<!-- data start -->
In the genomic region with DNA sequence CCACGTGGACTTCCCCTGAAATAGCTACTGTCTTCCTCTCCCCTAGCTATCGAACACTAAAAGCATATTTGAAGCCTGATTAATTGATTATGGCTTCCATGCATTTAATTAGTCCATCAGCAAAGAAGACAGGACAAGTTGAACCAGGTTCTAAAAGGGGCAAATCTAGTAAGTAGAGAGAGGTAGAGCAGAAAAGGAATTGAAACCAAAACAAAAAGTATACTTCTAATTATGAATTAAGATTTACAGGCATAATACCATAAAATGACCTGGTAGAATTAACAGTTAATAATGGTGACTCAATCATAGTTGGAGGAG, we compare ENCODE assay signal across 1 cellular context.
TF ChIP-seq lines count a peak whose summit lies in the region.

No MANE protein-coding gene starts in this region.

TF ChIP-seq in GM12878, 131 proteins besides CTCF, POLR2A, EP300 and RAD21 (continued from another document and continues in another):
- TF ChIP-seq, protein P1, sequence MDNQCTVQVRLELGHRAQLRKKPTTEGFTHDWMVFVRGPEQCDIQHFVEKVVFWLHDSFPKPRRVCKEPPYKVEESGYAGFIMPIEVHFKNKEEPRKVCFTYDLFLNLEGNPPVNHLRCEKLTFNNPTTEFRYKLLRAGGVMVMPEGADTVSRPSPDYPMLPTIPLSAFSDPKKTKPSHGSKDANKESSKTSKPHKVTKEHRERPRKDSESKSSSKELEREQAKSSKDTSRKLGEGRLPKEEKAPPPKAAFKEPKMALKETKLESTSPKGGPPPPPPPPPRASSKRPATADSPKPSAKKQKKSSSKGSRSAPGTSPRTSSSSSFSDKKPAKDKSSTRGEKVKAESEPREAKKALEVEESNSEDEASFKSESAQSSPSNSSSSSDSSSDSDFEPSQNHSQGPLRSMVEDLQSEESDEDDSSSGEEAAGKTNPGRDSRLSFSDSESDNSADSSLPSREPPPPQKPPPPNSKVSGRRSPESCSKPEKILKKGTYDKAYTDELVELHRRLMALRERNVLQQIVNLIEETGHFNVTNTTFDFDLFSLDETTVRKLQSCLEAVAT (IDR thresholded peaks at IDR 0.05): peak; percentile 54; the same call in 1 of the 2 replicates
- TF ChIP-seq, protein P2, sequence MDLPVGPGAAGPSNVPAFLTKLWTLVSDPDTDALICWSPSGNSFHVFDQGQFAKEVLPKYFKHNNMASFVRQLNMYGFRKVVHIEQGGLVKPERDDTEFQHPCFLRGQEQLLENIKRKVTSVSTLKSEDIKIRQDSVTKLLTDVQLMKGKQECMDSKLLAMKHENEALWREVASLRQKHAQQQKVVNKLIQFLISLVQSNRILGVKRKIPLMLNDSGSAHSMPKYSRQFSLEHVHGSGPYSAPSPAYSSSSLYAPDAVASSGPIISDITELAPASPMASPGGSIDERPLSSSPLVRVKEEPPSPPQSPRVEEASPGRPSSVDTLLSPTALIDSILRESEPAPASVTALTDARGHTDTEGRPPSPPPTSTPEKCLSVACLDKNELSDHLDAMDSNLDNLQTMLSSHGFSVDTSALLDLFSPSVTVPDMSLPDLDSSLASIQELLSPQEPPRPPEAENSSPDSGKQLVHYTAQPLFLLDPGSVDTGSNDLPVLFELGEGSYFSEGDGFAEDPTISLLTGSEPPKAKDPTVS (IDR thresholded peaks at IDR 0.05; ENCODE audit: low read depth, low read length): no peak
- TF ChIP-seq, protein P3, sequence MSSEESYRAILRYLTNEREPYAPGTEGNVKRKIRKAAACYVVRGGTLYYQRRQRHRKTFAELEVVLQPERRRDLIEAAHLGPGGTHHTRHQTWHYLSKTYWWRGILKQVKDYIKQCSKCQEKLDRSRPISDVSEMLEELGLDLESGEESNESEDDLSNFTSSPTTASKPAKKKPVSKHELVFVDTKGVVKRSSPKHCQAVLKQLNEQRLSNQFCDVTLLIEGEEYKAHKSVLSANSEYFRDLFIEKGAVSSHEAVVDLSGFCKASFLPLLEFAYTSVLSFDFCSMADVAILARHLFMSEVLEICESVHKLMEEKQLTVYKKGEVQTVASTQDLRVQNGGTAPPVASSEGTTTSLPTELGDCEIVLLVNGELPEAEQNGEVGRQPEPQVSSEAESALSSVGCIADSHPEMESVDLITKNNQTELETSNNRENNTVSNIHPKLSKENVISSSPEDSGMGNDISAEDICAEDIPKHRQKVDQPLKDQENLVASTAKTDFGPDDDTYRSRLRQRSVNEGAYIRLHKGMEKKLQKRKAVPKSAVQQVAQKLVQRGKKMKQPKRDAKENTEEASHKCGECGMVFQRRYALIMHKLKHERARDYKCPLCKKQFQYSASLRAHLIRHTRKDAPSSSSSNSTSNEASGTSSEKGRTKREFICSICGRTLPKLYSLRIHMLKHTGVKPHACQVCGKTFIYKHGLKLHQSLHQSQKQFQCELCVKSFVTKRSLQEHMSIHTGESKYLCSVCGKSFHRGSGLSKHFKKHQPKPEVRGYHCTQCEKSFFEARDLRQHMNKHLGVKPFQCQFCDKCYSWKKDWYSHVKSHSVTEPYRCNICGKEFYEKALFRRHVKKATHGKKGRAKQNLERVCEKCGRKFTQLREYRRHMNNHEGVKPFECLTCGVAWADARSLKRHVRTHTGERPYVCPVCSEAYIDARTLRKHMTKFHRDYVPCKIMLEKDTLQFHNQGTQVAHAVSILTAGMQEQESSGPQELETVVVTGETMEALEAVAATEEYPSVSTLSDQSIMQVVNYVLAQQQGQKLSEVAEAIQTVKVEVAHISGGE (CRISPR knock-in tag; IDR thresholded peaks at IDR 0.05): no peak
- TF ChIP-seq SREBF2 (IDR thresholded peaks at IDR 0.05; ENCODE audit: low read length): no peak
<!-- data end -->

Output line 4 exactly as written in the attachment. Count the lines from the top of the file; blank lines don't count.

TF ChIP-seq in GM12878, 131 proteins besides CTCF, POLR2A, EP300 and RAD21 (continued from another document and continues in another):